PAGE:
CHARLESTON, SC (WCSC) – The flu season has inundated the Lowcountry, and doctors say it’s severe.

The death toll is at fifteen flu-related deaths in South Carolina since this winter’s flu season started.

DHEC said in its weekly Flu Watch that 830 people have been hospitalized for flu-related illness, and fifteen people have died. One of which, the CDC listed as in the Lowcountry.

Group says DHEC grant could help cut down on bacteria in Murrells Inlet

Murrells Inlet, S.C. (WPDE) — A South Carolina Department of Health and Environmental Control (DHEC) grant is funding a project that could cut down on bacteria in Murrells Inlet, according to a group in Murrells Inlet.

On Wednesday, the Murrells Inlet 2020 group posted to their Facebook page to explain a construction project currently being completed near the bike bridge on Highway 17 Business.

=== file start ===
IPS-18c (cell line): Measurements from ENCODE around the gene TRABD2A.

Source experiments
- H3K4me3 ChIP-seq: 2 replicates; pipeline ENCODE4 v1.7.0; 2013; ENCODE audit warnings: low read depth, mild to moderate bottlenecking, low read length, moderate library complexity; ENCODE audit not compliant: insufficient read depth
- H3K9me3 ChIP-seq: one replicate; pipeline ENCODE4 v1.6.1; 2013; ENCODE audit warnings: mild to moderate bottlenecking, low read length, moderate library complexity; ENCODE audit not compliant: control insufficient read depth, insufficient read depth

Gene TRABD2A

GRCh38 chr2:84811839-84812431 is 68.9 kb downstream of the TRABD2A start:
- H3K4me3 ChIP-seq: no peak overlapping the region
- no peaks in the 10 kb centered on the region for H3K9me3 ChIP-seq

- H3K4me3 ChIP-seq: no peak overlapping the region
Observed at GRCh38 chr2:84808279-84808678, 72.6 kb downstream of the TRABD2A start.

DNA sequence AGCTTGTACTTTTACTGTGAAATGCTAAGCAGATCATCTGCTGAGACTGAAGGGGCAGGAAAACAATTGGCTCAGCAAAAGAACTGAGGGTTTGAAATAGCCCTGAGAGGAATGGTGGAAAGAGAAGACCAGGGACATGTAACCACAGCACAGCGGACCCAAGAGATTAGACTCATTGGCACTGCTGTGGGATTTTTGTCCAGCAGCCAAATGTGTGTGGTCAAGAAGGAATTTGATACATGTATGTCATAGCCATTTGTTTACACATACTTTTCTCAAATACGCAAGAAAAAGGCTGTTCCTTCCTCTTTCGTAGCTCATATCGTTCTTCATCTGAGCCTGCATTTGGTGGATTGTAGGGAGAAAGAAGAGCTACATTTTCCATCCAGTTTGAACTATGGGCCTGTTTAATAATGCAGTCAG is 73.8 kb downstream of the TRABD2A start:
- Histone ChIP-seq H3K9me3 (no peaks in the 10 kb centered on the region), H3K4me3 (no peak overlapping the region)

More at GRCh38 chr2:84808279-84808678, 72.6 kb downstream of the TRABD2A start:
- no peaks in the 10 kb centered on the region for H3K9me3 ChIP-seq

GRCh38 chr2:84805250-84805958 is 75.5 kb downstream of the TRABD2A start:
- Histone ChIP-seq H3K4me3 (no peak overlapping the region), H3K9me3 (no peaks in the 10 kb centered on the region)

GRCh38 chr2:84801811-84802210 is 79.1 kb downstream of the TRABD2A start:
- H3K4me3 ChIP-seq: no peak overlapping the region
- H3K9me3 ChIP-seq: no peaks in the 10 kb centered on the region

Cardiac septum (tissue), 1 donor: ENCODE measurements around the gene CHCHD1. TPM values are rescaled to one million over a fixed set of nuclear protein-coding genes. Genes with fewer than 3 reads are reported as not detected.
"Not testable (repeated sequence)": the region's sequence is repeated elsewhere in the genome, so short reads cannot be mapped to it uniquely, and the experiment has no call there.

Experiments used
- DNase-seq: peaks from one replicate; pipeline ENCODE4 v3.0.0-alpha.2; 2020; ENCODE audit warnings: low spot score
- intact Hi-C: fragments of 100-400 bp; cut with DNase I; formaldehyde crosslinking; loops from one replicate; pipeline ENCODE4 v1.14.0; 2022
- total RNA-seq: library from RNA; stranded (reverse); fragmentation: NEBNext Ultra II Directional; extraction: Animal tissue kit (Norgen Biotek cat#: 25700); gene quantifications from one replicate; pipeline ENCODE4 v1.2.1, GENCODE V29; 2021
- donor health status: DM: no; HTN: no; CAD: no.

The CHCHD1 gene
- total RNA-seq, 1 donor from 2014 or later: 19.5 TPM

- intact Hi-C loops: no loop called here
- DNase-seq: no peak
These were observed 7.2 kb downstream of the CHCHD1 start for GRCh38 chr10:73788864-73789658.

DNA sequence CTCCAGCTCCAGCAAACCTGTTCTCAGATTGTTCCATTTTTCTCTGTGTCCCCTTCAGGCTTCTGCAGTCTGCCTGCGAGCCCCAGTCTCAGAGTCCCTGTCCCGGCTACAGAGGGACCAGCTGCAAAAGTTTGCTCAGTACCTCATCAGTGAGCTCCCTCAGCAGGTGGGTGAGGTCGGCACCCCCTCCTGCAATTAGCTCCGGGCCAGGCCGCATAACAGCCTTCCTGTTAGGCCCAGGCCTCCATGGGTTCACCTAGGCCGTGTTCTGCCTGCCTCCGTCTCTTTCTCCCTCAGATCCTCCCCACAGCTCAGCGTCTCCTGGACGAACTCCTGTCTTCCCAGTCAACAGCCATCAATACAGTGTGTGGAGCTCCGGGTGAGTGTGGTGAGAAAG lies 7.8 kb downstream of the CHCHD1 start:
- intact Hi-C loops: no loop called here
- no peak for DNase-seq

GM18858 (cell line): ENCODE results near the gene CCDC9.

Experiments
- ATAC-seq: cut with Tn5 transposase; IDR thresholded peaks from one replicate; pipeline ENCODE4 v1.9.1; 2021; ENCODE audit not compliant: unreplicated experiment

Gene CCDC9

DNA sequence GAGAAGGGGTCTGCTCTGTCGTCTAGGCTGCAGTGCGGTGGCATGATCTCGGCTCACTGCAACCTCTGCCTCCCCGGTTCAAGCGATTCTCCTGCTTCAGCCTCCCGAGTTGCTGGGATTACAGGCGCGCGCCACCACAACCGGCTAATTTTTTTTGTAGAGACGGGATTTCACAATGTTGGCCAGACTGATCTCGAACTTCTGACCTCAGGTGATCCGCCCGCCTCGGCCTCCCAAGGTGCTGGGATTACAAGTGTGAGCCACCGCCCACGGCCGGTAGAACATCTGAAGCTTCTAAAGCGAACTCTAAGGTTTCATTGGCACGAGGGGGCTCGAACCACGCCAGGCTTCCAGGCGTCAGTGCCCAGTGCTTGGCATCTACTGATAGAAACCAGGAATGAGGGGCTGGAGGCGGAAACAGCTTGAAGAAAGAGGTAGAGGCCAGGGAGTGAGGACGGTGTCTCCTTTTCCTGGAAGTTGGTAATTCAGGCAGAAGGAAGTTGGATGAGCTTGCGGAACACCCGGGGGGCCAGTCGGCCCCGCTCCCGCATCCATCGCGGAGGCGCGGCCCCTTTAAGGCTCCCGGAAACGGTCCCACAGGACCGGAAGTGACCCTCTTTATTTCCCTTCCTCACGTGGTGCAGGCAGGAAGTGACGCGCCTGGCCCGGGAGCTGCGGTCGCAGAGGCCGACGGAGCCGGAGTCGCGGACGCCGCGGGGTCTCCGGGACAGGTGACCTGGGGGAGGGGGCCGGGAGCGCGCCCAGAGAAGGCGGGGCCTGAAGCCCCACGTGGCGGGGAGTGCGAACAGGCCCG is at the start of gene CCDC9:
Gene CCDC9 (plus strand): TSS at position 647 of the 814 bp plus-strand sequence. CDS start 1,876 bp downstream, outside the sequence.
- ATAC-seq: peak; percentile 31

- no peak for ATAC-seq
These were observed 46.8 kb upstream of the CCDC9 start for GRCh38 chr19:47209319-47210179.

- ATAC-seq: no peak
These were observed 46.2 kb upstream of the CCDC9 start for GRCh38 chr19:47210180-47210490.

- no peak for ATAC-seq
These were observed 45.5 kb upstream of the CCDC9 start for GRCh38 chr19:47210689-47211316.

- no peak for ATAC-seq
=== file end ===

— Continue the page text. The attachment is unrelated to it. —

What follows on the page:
DHEC in the News: Opioids, abandoned tires, flood-prone homes

Here’s a look at health and environmental news from around South Carolina.

Fighting Opioid overdoses on the front lines

Nearly 100 people a day are dying from opioid overdoses, it’s part of a growing issue that South Carolina is not immune to.

In the past 3 years, opioid related deaths have risen 18%. That crisis is causing police officers to equip departments with a overdose reversal drug known as Narcan.

South Carolina Health Officials Propose Fines Over Old Tires

CHARLESTON, S.C. (AP) — Health officials in South Carolina are proposing fines for a recycling company because of abandoned tires that serve as a mosquito breeding ground.

The Department of Health and Environmental Control has proposed more than $1 million in civil penalties against the 21-acre (8.5-hectare) Viva Recycling operation in Berkeley County, The Post and Courier of Charleston reported.

Health officials say the company has more than 200,000 abandoned tires in Berkeley County. DHEC says the company has not paid the $1.65 million in fines yet.

General Interest

‘A huge shift in our mindset’ – Charleston looks at how best to treat flood-prone homes

In a move that one Charleston preservation leader called “a sea change,” the city will be more receptive than ever to property owners’ requests to elevate their homes or other buildings, even along its most historic streets.